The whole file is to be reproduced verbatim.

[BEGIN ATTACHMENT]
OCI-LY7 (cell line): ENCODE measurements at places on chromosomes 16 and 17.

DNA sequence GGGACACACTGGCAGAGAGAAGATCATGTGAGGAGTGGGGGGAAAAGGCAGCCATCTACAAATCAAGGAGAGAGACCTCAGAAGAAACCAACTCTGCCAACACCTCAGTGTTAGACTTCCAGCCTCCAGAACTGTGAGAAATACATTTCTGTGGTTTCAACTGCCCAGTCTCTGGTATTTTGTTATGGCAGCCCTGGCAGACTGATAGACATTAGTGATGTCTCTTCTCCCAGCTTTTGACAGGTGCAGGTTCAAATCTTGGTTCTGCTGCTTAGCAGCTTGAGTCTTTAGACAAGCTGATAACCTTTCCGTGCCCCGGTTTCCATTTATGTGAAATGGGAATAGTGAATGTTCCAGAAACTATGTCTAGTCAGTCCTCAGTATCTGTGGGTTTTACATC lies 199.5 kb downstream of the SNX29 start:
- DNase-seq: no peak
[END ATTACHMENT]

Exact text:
OCI-LY7 (cell line): ENCODE measurements at places on chromosomes 16 and 17.

DNA sequence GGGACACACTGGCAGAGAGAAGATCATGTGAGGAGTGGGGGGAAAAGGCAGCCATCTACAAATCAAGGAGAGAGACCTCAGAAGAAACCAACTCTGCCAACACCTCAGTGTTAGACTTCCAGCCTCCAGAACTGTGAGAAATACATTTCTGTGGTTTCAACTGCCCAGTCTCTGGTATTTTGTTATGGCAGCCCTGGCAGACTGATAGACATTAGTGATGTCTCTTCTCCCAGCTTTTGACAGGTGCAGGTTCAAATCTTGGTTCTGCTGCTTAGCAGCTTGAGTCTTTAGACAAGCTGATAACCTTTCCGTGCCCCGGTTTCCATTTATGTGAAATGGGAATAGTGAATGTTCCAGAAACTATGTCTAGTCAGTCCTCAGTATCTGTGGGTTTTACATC lies 199.5 kb downstream of the SNX29 start:
- DNase-seq: no peak